These are such bad times in California governance that the only real momentum for an election reform change is for a demonstrably bad idea.
Nevertheless, the stars seem to be lining up behind SB 202, legislation that would take all initiatives off the June primary ballot and put them on the November general election ballot.
On the left, thoughtful writers such as Peter Schrag and Harold Meyerson have lined up in favor of idea -- on the logic that it's better for people to vote on initiatives in a general election, when turnout is higher and more balanced between the parties than in a primary.
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Also on the left, interest gropus less interested in ideas than these writers see political advantage in forcing two initiatives designed to reduce labor power from next June's primary -- when Republicans are expected to turn out in greater numbers -- to November.
On the right, a new Field Poll shows broad popular support for the change -- including among Republicans, by a 52 to 37 percent margin among those surveyed.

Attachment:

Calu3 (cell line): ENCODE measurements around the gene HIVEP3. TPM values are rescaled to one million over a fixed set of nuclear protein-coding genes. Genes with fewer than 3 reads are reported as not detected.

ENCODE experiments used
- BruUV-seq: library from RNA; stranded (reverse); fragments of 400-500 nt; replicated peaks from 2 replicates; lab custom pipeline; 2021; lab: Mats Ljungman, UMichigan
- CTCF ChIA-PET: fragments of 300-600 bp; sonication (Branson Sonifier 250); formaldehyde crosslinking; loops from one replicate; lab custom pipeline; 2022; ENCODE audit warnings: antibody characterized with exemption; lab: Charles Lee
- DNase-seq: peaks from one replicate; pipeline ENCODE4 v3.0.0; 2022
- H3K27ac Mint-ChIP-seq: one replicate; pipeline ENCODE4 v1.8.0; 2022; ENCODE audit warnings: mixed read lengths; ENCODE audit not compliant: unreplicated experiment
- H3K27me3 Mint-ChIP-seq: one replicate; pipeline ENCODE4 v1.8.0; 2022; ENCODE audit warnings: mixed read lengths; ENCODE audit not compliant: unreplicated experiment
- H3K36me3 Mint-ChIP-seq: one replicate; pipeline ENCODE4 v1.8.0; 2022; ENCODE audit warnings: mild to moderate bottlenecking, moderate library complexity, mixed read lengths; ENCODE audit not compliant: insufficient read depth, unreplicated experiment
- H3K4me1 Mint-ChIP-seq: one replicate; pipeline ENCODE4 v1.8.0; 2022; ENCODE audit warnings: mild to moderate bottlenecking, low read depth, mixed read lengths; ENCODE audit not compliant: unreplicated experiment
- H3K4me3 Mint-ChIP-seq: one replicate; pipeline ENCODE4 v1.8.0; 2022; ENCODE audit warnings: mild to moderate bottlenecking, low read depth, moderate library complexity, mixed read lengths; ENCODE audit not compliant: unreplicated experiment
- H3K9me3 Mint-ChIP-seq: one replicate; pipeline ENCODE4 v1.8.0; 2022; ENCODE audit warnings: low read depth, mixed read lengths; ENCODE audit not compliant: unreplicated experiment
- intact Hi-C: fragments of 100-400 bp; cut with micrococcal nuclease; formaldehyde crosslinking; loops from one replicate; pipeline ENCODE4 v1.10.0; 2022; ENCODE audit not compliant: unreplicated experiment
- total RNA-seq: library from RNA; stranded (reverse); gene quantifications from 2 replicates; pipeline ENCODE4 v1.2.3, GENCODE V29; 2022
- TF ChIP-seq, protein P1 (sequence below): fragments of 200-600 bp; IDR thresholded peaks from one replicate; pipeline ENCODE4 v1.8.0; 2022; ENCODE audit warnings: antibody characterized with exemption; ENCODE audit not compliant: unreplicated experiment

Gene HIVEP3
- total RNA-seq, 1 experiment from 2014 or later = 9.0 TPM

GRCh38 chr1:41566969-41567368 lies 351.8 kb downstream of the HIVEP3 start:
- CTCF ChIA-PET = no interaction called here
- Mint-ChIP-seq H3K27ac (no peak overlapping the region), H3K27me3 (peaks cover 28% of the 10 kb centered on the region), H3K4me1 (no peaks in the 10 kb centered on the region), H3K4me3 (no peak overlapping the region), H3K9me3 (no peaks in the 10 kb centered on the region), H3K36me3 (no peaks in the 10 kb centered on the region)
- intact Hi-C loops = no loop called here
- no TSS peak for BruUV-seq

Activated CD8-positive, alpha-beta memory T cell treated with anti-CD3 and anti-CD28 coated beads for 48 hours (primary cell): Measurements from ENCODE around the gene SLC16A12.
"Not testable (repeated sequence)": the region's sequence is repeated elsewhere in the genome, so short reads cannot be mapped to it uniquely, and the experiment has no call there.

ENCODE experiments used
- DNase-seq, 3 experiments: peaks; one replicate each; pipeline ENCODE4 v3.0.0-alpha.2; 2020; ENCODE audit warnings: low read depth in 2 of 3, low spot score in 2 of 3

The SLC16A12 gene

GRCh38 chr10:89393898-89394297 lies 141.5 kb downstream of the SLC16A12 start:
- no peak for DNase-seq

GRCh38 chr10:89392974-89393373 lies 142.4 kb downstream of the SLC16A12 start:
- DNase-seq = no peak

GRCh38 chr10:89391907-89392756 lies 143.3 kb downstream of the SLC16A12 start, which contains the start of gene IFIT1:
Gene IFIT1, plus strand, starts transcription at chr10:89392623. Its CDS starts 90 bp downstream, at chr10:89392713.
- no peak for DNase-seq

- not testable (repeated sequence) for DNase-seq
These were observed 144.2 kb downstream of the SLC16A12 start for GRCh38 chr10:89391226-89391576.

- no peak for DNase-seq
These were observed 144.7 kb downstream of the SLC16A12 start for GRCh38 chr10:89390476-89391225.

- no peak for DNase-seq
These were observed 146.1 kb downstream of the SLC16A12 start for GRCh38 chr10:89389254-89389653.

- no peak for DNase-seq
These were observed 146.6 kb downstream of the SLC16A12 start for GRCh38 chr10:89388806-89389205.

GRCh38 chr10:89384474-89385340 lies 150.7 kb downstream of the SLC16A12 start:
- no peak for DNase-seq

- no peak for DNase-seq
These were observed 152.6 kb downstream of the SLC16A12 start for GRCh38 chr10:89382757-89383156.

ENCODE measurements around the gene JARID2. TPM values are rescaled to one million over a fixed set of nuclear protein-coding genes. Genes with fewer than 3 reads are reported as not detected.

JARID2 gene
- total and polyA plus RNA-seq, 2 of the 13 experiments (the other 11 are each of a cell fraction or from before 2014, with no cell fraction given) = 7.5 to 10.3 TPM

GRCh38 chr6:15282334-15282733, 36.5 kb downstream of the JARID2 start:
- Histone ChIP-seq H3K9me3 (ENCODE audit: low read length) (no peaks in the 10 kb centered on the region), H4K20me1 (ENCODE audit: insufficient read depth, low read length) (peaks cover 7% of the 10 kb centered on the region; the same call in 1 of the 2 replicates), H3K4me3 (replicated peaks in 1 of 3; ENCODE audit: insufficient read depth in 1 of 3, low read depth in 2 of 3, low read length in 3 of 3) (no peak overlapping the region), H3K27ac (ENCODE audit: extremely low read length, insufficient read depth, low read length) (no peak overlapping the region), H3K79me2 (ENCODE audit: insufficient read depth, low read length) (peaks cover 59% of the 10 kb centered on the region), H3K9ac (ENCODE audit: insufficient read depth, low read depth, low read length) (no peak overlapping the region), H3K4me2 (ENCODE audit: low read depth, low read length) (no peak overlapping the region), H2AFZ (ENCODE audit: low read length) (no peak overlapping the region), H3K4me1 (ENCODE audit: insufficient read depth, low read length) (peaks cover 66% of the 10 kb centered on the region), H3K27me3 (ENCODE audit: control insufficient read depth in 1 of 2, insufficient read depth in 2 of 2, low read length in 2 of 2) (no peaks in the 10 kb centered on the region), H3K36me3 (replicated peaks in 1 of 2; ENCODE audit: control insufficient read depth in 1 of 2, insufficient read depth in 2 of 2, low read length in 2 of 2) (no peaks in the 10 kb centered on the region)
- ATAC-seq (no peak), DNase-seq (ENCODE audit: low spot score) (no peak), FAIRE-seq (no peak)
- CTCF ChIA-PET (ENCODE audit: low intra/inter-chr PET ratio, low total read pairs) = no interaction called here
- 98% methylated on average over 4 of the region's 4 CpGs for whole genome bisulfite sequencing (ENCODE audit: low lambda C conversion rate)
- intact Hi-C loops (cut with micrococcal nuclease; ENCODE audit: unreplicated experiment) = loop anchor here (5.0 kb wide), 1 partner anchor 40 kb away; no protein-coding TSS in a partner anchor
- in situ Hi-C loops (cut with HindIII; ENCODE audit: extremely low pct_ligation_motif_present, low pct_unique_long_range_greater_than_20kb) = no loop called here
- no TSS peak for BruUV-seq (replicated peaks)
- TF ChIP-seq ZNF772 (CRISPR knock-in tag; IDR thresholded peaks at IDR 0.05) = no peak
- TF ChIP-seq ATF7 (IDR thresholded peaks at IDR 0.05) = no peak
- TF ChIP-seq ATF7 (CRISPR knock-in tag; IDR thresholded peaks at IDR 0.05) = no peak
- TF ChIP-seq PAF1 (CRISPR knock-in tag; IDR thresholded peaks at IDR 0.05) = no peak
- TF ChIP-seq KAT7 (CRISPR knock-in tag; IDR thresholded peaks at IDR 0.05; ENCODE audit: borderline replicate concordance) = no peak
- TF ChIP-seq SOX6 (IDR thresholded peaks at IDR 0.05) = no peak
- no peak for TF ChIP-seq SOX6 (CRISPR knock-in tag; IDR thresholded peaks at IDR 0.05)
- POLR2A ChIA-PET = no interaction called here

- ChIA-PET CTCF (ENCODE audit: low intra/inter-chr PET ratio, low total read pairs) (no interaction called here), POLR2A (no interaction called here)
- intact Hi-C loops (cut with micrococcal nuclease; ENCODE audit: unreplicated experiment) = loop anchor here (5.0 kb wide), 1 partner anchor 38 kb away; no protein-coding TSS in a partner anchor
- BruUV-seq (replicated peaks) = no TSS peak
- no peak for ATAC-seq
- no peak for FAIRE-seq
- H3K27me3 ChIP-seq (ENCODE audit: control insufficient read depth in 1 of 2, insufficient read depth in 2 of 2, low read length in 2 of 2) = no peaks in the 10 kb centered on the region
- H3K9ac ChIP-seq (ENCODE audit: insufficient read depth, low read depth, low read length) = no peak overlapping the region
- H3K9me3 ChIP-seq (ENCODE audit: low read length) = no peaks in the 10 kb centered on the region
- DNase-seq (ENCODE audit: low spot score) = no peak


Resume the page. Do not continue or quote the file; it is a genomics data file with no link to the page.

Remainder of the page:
With support on left and right, it's a good bet that Gov. Jerry Brown will sign the legislation.
But that would be a setback for sane initiative reform and for voters, for reasons we described in detail here.
The short version: it's bad enough that California stuffs long lists of statewide initiatives onto primary and general election ballots that are already full of races for federal, state, and local offices, as well as local ballot measures.
Such long lists make it hard for each initiative to get the attention and scrutiny it needs.
This switch will make things a little bit worse, by stuffing all initiatives onto the same, even longer general election ballot.
That's a great thing if you're a rich person or group that wants to slip through an idea without public scrutiny or consideration. It doesn't make much sense for California.
This change also may make it harder to do what's needed: remove initiatives and other ballot measures from the candidate election calendar entirely, and have voters examine these questions of direct legislation separately, in quarterly elections that allow each measure to have plenty of scrutiny.